Cui bono?

Saturday 24th October 2020, 10.50am (day 3,348)

Leeds station, empty, 24/10/20

This is Leeds railway station, at what should be peak time on a Saturday morning.

You may think this desperately depressing scene is justified and necessary. I do not. When a crime has been committed the good investigator first asks — cui bono? It means ‘who benefits’? And who does benefit from all this — if we are not travelling, not spending money in the same places we were spending it last October, seeing friends, partying in nightclubs, going to Elland Road or wherever? I name Rupert Murdoch, Jim Bezos, Mark Zuckerberg, Eric Schmidt and all their kin as people with the most profoud vested interest in keeping us locked up through the spreading of fear and this year’s sudden, digitally-driven enhancement of what Michel Foucault called the carceral state. If I’m wrong, sue me. If you don’t like it, defy it.

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View to the hills

Friday 23rd October 2020, 3.45pm (day 3,347)

Rooves and hills, 23/10/20

With no disrespect to the people who are sharing this life with me (Clare, Joe), things have a drabness to them at the moment: all the diary contains are work events, there is nothing communal beyond some football matches (and even they are visited alone), no parties, no gigs. This is what the world has become now the Great Fear has been used as an excuse to kick us all into a digital semi-prison. If things are different where you are, then embrace that. At least from my house the view is quite good, particularly when the afternoon sunlight catches the hills in the distance.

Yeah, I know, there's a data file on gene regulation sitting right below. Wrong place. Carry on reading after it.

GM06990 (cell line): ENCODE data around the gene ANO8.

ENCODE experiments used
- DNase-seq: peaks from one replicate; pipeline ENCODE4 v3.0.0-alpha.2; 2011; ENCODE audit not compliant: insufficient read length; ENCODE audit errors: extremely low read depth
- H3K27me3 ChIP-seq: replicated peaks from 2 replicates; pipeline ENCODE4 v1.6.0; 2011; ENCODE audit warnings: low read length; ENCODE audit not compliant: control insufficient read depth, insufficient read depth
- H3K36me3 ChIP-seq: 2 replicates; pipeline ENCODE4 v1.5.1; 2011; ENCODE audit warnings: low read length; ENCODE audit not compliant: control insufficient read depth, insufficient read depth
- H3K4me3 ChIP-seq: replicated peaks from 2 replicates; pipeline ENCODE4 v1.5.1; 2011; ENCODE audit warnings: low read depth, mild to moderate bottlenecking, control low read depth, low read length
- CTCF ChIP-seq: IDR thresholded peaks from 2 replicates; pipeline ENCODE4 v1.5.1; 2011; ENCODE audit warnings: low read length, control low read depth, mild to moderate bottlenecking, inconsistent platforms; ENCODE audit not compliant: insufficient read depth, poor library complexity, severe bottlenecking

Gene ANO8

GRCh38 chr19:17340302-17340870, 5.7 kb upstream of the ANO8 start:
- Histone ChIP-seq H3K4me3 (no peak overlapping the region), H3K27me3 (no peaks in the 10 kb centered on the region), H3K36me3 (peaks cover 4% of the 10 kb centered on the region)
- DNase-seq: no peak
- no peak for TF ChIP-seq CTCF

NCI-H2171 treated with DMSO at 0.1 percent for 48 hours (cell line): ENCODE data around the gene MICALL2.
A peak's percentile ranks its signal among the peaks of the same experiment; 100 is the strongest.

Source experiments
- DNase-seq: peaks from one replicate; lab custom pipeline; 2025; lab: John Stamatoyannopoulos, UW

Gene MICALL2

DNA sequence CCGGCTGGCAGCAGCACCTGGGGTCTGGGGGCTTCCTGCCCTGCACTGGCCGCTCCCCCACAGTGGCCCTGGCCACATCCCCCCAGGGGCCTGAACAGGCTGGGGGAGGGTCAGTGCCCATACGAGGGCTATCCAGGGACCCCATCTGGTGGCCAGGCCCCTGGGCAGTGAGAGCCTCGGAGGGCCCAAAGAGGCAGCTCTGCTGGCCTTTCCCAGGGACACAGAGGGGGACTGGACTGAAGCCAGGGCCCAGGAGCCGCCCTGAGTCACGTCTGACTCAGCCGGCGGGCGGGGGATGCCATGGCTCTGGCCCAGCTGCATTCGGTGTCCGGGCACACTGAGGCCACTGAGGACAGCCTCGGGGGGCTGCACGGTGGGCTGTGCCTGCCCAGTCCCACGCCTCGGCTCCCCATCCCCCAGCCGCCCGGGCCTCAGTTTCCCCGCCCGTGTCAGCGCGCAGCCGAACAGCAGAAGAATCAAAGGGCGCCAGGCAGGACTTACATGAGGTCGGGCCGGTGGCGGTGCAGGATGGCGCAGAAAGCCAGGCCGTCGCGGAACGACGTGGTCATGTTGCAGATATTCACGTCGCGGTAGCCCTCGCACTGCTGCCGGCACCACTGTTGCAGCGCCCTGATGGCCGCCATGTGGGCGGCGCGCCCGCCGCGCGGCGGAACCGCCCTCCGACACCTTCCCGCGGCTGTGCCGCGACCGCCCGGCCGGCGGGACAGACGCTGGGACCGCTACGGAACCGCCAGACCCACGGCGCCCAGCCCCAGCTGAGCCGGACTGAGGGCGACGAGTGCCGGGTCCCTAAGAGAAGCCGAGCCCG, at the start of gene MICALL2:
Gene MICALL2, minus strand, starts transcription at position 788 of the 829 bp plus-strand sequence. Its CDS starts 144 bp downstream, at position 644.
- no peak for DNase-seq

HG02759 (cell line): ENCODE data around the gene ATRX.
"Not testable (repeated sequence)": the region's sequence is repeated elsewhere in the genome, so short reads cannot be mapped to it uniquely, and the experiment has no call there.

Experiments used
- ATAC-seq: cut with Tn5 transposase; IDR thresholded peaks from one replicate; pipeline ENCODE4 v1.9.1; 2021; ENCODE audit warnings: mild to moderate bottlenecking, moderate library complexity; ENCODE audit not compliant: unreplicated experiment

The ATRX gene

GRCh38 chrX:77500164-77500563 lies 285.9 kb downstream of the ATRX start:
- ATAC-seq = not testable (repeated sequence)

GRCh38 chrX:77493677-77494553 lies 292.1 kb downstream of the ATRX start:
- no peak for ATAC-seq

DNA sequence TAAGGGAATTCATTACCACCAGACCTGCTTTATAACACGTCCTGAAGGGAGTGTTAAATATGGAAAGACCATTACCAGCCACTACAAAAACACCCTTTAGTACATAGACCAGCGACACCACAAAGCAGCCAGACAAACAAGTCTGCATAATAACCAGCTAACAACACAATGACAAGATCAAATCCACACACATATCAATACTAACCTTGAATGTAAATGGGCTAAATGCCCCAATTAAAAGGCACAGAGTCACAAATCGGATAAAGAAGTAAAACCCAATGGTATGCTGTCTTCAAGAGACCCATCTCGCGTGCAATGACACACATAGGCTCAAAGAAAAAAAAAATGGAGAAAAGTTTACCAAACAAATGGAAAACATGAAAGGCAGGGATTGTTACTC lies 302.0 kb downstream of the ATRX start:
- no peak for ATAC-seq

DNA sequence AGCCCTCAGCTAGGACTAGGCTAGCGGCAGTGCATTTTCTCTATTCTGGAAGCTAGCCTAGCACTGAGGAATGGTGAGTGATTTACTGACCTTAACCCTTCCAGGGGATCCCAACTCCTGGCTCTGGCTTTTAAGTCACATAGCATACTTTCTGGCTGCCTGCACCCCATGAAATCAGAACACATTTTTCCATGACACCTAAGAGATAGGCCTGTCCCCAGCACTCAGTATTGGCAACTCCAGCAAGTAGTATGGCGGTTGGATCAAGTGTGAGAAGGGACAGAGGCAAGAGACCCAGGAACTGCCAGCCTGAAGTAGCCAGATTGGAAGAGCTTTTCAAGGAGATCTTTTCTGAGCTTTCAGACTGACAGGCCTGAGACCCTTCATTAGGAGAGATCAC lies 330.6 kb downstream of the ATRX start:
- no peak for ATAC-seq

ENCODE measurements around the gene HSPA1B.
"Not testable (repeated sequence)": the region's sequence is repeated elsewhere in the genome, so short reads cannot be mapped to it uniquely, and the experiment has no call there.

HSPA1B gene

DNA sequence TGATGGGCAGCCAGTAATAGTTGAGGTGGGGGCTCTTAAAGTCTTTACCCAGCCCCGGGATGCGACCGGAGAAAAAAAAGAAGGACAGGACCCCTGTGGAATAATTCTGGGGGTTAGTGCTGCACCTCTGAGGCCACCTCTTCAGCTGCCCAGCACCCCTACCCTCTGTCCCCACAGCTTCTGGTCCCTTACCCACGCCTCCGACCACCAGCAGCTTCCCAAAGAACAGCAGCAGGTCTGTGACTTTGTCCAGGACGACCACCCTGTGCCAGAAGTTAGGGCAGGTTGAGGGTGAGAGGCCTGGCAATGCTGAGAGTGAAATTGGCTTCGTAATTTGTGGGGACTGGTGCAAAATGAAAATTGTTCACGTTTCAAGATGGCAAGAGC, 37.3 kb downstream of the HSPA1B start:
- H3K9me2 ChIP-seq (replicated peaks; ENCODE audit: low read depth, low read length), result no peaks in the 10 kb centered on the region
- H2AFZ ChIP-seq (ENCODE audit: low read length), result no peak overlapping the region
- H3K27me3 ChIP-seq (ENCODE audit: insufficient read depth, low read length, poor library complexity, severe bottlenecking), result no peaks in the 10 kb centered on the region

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Canal Street lock(down), Manchester

Thursday 22nd October 2020, 9.25am (day 3,346)

Canal Street lock, 22/10/20

The Rochdale Canal has featured many times on this blog, most recently eleven days ago, near Todmorden. This shot is taken in the centre of Manchester, on Canal Street, as urban (and metrosexual) as you get, but you wouldn’t know that from this shot. When I returned past this point in the afternoon, all the leaves had gone, suggesting the lock had been opened at some point during the day — a small sign of life in what remains a mostly comatose city, just waiting for the Tory Party to take it down and stomp it underfoot for a few more weeks.